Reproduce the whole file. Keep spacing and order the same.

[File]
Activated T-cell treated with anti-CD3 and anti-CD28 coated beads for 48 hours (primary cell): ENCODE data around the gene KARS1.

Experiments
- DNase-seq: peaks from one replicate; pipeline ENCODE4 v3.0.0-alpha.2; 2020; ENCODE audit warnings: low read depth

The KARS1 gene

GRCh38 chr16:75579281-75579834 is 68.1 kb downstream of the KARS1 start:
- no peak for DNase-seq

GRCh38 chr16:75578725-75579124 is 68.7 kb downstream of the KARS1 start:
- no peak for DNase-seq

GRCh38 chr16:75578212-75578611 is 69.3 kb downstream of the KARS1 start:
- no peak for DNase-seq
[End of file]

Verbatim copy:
Activated T-cell treated with anti-CD3 and anti-CD28 coated beads for 48 hours (primary cell): ENCODE data around the gene KARS1.

Experiments
- DNase-seq: peaks from one replicate; pipeline ENCODE4 v3.0.0-alpha.2; 2020; ENCODE audit warnings: low read depth

The KARS1 gene

GRCh38 chr16:75579281-75579834 is 68.1 kb downstream of the KARS1 start:
- no peak for DNase-seq

GRCh38 chr16:75578725-75579124 is 68.7 kb downstream of the KARS1 start:
- no peak for DNase-seq

GRCh38 chr16:75578212-75578611 is 69.3 kb downstream of the KARS1 start:
- no peak for DNase-seq